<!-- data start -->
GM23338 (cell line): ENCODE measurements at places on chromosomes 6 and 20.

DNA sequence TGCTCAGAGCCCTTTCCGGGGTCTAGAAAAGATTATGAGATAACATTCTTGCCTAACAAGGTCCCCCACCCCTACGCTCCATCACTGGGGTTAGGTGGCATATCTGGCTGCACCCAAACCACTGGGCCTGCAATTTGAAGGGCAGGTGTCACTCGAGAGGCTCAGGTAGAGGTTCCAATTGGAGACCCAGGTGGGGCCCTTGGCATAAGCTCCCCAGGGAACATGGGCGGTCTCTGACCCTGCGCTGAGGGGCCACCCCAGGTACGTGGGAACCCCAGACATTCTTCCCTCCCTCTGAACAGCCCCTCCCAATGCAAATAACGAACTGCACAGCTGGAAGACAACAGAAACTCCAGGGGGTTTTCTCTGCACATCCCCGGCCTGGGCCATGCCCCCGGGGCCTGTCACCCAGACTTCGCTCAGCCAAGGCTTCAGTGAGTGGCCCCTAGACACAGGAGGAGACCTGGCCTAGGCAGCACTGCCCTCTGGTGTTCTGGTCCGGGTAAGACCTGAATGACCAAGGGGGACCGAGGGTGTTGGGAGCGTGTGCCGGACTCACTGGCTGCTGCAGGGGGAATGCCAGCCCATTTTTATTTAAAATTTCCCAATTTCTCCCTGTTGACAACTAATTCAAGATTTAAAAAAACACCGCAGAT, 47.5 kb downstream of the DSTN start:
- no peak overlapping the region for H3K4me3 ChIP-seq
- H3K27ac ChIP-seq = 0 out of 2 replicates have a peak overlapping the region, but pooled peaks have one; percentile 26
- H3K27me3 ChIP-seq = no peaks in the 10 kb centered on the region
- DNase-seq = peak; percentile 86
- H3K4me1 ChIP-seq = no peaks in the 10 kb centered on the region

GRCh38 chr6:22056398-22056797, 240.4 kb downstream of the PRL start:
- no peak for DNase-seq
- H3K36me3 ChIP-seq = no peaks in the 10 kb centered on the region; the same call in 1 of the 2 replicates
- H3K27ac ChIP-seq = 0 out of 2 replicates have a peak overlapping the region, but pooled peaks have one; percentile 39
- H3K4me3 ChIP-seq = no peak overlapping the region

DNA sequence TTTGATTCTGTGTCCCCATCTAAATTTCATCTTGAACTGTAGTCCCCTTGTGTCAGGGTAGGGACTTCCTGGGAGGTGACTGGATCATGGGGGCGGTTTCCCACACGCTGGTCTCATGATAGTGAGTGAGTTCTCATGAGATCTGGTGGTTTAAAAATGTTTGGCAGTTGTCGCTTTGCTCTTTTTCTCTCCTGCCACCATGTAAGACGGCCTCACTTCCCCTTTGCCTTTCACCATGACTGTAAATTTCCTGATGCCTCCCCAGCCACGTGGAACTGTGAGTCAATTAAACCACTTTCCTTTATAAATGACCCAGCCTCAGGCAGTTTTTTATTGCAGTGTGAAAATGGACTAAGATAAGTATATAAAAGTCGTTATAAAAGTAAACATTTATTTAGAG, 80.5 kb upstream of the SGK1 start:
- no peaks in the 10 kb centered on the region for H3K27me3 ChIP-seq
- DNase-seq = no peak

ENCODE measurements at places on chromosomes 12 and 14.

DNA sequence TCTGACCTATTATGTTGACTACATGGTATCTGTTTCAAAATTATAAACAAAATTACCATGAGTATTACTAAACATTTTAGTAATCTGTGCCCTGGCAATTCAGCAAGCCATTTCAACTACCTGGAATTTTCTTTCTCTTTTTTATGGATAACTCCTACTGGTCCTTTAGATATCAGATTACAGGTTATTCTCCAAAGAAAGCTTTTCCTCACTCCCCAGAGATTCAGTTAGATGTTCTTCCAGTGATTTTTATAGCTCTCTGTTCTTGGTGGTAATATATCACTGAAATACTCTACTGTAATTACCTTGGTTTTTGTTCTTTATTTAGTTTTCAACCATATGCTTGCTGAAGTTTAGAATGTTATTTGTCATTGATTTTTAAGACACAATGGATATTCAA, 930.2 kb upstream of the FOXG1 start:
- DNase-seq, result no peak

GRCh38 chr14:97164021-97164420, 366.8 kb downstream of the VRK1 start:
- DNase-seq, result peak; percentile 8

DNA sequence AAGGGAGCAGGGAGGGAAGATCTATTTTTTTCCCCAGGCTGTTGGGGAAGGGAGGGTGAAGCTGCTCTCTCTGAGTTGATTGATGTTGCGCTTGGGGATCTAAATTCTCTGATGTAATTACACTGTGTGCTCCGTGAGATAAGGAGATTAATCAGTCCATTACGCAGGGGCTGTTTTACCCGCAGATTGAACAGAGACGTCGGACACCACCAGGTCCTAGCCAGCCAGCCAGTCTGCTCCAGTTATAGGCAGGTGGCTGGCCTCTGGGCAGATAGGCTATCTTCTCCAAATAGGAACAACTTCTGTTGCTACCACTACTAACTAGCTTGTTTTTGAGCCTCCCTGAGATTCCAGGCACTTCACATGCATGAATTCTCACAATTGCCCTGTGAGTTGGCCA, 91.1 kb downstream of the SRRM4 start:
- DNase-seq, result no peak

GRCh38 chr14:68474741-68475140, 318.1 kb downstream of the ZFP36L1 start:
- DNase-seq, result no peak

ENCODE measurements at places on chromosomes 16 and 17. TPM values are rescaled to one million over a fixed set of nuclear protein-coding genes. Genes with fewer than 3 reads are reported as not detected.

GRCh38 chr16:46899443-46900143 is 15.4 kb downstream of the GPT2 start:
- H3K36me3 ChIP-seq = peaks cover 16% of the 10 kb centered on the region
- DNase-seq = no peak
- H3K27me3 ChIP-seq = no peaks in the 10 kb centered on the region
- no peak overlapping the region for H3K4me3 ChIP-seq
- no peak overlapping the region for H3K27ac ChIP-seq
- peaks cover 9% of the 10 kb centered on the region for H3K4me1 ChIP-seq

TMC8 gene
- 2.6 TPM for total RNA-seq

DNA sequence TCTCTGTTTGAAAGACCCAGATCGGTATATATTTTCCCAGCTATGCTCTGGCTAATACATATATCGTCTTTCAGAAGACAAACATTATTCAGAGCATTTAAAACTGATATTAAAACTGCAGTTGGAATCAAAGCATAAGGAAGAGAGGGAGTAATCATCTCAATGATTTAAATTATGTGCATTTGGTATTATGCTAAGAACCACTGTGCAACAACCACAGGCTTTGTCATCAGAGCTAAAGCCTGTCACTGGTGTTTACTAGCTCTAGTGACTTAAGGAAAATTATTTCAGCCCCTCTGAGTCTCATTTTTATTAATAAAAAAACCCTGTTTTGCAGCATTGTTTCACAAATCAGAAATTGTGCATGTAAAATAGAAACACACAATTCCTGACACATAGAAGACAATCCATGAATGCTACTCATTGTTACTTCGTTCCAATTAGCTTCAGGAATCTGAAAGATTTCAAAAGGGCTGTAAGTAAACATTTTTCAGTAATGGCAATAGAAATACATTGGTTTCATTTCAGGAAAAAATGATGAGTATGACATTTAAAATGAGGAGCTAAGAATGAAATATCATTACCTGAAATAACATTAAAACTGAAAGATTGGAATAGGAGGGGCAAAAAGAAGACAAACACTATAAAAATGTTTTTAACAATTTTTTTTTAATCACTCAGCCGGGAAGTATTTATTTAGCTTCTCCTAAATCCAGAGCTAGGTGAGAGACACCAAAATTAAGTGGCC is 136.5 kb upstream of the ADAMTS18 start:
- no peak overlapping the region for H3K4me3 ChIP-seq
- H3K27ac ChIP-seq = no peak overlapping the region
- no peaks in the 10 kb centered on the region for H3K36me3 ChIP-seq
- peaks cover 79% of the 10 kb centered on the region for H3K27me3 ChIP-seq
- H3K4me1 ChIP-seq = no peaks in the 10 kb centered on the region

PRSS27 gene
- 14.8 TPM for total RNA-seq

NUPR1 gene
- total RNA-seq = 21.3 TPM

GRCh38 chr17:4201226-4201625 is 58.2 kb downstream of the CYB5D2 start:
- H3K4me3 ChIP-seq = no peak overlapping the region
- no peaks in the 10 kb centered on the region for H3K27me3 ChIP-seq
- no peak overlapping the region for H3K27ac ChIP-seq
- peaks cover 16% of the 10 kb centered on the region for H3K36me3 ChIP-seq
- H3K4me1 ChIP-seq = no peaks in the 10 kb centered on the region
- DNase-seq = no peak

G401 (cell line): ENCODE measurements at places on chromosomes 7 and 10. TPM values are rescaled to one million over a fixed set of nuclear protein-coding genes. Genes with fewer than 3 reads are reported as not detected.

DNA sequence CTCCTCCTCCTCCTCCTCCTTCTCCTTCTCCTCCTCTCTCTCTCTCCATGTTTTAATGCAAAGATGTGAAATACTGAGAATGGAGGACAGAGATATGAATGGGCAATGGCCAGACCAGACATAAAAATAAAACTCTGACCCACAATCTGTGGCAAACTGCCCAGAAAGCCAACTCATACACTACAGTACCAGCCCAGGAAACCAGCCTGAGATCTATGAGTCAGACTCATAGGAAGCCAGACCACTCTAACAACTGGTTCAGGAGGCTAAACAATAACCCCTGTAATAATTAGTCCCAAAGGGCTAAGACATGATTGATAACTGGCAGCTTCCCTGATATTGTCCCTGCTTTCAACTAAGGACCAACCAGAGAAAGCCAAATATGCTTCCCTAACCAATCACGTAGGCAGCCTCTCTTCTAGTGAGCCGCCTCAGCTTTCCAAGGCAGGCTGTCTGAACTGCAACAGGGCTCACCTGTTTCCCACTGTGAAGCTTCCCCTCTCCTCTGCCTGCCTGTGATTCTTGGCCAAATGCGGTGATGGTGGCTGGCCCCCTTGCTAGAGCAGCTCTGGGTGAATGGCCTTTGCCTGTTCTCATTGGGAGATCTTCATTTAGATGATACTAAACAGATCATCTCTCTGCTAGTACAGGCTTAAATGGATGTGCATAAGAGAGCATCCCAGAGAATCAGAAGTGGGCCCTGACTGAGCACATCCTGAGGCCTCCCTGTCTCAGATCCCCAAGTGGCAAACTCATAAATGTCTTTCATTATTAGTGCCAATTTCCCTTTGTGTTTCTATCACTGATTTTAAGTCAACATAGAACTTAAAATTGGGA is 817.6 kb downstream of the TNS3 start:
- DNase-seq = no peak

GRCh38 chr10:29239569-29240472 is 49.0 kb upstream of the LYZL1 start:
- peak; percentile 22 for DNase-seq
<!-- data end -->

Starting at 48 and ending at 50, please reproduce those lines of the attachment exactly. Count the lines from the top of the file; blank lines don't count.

- no peak overlapping the region for H3K27ac ChIP-seq
- peaks cover 16% of the 10 kb centered on the region for H3K36me3 ChIP-seq
- H3K4me1 ChIP-seq = no peaks in the 10 kb centered on the region